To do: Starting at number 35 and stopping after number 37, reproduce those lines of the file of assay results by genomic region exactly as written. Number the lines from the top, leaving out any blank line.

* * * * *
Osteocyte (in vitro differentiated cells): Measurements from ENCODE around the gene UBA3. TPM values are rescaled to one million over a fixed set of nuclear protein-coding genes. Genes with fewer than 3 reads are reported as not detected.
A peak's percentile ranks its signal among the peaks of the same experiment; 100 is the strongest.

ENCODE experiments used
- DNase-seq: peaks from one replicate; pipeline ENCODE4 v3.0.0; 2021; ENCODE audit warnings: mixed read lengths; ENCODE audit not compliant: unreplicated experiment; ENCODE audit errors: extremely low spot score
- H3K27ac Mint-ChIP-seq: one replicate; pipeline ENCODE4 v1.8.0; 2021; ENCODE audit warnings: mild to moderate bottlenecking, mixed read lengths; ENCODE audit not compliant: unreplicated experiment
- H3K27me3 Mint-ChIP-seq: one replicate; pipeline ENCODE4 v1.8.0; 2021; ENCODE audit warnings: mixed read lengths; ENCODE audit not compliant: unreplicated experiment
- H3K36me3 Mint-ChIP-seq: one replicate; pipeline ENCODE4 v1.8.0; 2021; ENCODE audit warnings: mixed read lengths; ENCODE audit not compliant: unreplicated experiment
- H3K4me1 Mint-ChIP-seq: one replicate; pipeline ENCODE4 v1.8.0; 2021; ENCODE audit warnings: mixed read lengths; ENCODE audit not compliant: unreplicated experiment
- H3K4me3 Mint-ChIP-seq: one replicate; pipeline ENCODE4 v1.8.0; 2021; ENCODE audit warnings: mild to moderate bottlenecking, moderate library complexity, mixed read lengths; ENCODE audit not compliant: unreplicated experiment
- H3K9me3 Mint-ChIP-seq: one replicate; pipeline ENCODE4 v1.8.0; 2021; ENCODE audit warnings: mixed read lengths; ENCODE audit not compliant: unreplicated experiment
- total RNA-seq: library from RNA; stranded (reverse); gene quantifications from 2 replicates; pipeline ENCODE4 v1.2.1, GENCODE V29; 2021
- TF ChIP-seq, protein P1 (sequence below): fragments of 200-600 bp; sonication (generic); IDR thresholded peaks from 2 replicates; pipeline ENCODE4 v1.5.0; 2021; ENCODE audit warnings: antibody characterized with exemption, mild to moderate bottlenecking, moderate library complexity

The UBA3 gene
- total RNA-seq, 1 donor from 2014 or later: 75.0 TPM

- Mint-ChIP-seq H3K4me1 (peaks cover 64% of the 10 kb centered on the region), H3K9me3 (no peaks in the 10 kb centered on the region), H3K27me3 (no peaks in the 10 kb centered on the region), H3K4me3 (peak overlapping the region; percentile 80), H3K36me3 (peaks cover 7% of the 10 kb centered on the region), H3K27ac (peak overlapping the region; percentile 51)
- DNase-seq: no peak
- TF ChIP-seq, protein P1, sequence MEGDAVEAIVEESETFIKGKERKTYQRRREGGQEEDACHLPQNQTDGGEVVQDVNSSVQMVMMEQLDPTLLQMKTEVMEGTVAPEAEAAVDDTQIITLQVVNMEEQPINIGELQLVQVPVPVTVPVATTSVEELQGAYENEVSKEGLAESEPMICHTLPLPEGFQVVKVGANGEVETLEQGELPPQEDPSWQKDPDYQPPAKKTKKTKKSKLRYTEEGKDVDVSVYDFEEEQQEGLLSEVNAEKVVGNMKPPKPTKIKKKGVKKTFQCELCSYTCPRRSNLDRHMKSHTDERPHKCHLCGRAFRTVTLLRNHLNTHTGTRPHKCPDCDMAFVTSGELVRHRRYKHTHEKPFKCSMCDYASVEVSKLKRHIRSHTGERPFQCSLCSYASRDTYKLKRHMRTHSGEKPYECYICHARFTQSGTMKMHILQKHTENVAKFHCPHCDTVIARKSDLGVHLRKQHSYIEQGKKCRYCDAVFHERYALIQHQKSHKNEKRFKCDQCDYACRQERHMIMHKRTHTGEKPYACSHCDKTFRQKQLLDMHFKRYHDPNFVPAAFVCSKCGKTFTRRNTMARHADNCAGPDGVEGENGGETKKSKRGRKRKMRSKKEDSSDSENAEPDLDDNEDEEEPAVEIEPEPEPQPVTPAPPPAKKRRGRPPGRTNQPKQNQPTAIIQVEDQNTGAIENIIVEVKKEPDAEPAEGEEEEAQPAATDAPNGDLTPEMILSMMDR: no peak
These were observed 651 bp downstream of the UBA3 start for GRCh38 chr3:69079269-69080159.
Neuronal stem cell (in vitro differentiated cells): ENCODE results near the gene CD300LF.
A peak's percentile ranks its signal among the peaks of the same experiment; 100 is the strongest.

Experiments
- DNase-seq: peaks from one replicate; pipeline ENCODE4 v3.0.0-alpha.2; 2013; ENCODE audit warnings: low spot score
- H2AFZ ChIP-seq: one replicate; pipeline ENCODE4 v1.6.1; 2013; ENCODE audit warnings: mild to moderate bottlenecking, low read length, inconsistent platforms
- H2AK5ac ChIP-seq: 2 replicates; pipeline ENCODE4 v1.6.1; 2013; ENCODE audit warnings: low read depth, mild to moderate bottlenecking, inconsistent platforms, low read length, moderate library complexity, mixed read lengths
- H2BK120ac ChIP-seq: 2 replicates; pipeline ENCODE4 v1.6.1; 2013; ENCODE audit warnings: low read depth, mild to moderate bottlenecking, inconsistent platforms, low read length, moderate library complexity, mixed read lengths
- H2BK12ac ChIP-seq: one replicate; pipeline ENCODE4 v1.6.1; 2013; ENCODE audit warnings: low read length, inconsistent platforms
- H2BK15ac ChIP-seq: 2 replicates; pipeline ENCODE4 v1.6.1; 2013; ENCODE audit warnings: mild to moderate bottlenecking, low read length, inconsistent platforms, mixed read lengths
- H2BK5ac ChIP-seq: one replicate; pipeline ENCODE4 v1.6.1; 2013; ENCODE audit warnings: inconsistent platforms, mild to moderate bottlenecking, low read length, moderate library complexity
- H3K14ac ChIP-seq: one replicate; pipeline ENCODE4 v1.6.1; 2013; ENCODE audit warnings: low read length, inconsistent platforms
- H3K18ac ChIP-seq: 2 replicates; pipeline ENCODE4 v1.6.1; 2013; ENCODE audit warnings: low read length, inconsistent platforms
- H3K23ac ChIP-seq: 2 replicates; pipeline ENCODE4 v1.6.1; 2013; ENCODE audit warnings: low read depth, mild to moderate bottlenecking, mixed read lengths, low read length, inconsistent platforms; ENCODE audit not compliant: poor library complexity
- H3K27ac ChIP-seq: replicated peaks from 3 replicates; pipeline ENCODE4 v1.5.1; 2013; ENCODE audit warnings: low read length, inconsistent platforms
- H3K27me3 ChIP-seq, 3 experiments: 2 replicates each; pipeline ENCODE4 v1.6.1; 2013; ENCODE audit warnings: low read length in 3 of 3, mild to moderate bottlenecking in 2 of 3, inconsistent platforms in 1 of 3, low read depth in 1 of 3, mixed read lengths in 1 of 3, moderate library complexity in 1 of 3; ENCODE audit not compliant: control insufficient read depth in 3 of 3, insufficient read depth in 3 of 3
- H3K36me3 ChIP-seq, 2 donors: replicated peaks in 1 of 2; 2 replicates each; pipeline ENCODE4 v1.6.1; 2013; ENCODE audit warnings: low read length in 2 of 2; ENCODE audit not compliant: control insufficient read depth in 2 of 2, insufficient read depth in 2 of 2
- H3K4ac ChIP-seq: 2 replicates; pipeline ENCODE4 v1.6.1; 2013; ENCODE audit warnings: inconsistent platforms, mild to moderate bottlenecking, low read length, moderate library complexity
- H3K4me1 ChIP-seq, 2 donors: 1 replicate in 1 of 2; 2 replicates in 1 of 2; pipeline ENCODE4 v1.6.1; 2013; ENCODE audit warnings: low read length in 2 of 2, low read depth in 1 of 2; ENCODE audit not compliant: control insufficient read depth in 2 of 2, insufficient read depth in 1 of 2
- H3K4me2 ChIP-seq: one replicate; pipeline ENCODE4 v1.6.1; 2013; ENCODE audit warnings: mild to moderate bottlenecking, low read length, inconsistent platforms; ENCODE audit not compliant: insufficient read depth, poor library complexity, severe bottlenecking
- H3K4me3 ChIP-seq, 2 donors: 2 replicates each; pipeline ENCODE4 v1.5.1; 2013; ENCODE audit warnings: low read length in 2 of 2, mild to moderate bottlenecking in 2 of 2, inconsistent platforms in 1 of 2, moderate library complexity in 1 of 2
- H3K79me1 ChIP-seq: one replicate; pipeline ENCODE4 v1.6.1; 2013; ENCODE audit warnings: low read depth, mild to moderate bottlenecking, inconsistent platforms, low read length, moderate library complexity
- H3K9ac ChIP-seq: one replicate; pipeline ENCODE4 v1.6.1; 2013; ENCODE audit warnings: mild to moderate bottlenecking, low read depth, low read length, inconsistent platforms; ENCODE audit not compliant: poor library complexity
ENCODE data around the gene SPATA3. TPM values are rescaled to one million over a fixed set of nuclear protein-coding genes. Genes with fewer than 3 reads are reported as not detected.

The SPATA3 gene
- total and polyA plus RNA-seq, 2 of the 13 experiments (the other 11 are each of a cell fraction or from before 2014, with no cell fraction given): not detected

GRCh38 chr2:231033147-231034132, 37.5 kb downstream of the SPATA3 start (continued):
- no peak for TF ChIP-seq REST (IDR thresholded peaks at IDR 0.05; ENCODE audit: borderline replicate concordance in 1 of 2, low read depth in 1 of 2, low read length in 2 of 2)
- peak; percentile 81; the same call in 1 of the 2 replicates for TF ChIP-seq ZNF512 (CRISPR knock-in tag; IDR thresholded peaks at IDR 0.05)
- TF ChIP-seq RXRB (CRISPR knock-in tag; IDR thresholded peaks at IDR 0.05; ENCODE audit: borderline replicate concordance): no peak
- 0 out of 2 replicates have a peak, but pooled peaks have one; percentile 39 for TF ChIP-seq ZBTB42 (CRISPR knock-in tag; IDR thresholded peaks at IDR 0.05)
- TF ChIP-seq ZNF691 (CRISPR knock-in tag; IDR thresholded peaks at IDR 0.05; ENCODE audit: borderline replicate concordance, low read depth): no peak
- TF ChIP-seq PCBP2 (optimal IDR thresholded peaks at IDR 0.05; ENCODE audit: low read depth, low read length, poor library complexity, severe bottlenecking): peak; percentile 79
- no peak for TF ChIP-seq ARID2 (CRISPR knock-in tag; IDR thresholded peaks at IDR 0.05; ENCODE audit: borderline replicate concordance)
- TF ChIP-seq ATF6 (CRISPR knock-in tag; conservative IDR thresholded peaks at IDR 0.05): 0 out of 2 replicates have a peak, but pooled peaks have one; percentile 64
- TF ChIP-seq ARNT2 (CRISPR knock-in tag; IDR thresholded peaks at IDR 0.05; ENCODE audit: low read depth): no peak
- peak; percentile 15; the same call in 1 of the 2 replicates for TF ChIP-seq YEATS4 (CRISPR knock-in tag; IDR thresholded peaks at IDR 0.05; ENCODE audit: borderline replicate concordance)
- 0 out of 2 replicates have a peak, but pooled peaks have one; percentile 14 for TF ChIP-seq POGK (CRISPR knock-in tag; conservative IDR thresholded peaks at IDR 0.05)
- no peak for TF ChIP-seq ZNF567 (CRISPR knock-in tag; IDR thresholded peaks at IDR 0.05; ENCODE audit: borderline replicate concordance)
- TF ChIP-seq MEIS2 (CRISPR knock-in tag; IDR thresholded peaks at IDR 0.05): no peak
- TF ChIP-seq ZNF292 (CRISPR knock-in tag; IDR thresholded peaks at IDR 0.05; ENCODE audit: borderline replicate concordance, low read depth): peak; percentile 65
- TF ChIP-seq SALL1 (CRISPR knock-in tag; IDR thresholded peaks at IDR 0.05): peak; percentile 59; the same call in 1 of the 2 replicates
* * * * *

- H3K4ac ChIP-seq: 2 replicates; pipeline ENCODE4 v1.6.1; 2013; ENCODE audit warnings: inconsistent platforms, mild to moderate bottlenecking, low read length, moderate library complexity
- H3K4me1 ChIP-seq, 2 donors: 1 replicate in 1 of 2; 2 replicates in 1 of 2; pipeline ENCODE4 v1.6.1; 2013; ENCODE audit warnings: low read length in 2 of 2, low read depth in 1 of 2; ENCODE audit not compliant: control insufficient read depth in 2 of 2, insufficient read depth in 1 of 2
- H3K4me2 ChIP-seq: one replicate; pipeline ENCODE4 v1.6.1; 2013; ENCODE audit warnings: mild to moderate bottlenecking, low read length, inconsistent platforms; ENCODE audit not compliant: insufficient read depth, poor library complexity, severe bottlenecking